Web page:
Deputy speaker of parliament Jacob Oulanyah returned last week from travels abroad.
Straight off the plane he launched a scathing attack at the country’s liberalised economy and how commercial banks are reaping off their clients with extortionist lending rates. He also argued that the parliament is too large relative to the size of Uganda, compromising the quality of output from the august house.
By design or accident, raising the issues side-by-side Oulanyah touched on an interesting causal loop.
Part of the reason the bank rates are too high is because we have too huge a public administration, in which I include parliament.
We shall come to that later.
There are many reasons lending rates are high, among them rising business costs, high lending risks, and the bankers will be best suited to talk about those, but one of the major reasons the high rates on treasury bills and bonds.
Treasury bills and bonds, also referred to as government paper, are the way government borrows from the public to control inflation on one hand or finance the budget.
As it stands now the 91-day treasury bill rate is currently at 9.4 percent and the Central Bank Rate stands at 11 percent. It is against these two rates that banks decide how to price loans.
It is only natural and prudent that banks charge individuals or companies more than they do government, which is considered the safest borrower.
So if Oulanyah wanted to influence lending rates he might want to start with helping government lower those bench mark rates.
For a long time government paper was used to mop up excess money in the economy. This was and still remains important because too much money sloshing around causes inflation. We don’t need any lecture on the dangers of inflation in Uganda.
Inflation is often driven by government spending gone amok, as we saw after the last election. So a good place to start reducing the risk of inflation and therefore making it unnecessary for the Bank of Uganda to withdraw money from circulation, is to cut down and control government spending. And one of the best way to do this is to downsize government. Government’s don’t spend money it’s the people in government who spend money, the fewer they are the less money government will spend, beyond just the payroll.
So in complaining about the size of parliament he is knowingly or unknowingly touched on one of the reasons for high lending rates.
I will put it down to Oulanyah’s speech not being reported correctly, but it’s hard to see how too much liberalisation is causing high lending rates.
The deputy speaker has it backward. The reason our lending rates are too high is because we don’t have enough competition in the banking sector and therefore we might not be liberalised enough.
It is fashionable to blame foreign banks for high lending rates but even when we had local banks they did not particularly show Ugandans any preferential treatment. Unless of course you mean the massive loans that were lent to the cronies and family of local bank owners, which eventually sank those banks.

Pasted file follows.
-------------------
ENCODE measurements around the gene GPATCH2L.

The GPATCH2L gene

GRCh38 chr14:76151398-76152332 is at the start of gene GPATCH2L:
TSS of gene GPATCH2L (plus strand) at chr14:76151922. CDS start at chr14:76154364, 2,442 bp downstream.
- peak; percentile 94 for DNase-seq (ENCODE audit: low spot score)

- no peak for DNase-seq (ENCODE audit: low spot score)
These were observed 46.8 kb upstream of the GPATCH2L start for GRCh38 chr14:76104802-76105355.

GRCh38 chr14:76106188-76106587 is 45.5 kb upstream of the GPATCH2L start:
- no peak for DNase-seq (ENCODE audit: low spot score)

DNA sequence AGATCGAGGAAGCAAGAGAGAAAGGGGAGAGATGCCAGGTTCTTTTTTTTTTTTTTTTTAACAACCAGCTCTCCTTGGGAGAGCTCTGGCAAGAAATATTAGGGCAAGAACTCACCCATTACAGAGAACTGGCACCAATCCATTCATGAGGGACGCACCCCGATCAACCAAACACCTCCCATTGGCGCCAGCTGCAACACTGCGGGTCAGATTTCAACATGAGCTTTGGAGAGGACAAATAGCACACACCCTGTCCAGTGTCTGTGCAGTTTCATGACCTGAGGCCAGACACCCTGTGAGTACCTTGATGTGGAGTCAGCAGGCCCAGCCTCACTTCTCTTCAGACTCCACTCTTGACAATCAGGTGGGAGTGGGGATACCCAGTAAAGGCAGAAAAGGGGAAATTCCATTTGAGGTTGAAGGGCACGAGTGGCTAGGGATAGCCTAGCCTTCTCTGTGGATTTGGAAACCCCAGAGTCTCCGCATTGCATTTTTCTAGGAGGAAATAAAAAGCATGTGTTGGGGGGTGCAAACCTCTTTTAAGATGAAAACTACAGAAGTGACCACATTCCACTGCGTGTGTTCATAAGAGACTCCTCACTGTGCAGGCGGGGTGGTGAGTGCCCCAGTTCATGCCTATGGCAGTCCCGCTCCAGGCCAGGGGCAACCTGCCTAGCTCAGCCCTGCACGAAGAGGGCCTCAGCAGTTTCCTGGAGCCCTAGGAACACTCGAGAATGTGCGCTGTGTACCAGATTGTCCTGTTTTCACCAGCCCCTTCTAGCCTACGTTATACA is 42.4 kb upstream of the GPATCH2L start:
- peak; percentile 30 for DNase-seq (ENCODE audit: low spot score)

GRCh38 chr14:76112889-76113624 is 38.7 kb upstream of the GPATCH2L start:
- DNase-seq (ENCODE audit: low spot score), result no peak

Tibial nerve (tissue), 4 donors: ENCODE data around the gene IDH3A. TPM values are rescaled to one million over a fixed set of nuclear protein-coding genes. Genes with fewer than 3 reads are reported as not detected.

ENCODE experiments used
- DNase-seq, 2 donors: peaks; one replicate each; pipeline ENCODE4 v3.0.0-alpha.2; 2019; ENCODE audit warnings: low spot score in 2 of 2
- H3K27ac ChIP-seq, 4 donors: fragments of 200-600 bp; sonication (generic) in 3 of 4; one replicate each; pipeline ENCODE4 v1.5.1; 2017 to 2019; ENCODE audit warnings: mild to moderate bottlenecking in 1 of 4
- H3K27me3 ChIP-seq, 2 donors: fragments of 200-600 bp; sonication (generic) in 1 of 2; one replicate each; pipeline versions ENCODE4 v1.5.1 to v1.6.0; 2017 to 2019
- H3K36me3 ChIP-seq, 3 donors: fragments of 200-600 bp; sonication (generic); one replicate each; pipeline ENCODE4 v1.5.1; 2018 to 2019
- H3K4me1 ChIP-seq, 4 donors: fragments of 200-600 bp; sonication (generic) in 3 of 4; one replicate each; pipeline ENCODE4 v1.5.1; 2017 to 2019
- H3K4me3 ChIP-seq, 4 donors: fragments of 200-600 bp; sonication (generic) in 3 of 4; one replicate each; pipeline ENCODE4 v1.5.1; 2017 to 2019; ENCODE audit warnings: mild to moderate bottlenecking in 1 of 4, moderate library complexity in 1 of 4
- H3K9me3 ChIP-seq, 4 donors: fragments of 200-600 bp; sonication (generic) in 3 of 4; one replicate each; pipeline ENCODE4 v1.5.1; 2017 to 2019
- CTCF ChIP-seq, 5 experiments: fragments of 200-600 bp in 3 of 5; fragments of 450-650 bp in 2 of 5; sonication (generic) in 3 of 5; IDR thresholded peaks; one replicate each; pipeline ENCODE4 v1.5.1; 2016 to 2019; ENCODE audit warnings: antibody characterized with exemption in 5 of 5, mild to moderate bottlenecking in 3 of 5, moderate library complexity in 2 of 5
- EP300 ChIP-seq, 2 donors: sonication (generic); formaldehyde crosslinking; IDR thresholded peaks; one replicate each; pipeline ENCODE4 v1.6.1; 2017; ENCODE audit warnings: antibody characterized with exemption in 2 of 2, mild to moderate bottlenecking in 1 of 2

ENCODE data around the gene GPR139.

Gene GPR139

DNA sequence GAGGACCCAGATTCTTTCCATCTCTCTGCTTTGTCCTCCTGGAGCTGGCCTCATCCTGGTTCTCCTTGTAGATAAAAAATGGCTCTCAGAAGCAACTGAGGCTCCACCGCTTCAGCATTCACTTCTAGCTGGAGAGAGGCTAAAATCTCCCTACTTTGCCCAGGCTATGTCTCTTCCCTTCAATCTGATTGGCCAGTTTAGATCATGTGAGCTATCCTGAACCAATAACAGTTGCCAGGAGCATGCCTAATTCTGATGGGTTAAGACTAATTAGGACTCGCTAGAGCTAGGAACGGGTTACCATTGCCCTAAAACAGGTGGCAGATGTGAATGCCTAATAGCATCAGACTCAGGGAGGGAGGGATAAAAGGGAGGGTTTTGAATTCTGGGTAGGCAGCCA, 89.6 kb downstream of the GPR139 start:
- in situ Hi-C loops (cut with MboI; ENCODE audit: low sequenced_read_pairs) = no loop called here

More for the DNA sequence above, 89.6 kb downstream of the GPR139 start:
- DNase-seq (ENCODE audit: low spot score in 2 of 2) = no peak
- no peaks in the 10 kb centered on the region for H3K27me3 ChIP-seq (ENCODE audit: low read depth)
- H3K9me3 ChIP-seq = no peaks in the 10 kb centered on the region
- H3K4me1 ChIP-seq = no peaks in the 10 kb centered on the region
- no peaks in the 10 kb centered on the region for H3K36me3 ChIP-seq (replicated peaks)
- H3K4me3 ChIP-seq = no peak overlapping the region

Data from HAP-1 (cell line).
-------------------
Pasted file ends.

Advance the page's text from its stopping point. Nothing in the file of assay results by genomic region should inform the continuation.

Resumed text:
The process of liberalisation of the economy entailed breaking up of government monopolies and selling off loss making state enterprises.
Everyone who has been around long enough knows that the economy’s liberalisation was necessary, even critical, to allowing the country progress the little way it has in the last 30 years. Liberalisation mobilised private resources and ingenuity at a time when government had little to no resources to invest in state owned industries.
Oulanyah is right, that in liberalising the economy government seems to have washed its hands of its role in directing the economy – through strategy formulation and regulation of the liberalised sectors, in order to fulfill our national ambitions.
The foreign companies, which dominate our economy, while they are predominantly manned by Ugandans, answer to their shareholders who care little about our own aspirations as a country.
We should not begrudge these companies the profits they make, but as a country we have the right to participate in their development plans to ensure they are aligned with our own goals.
In line with that, here is a suggestion for how Oulanyah can leverage the powers of his good office to help pull down lending rates. Raise the people’s savings rates. Help legislate that all public servants be shifted to a contributory pension scheme like NSSF and in addition raise the proportion of people’s salaries that they are mandated to save.
Currently workers are mandated to save five percent of their income with NSSF, with their employers contributing another ten percent.
Raising the level of national savings will lead to more money being held by banks. Banks make money by lending and it costs them money to hold savings. Higher savings will force banks to lower their lending rates to get more money out the door.
The east Asian nations worked that out a long time ago. Singapore for instance, a country that was poorer than Uganda in 1962, aggressively mobilised local savings by increasing social security savings requirements. These long term funds were then invested in the private sector raising production, incomes and eventually savings. A literal virtuous cycle.
The rest as they say, is history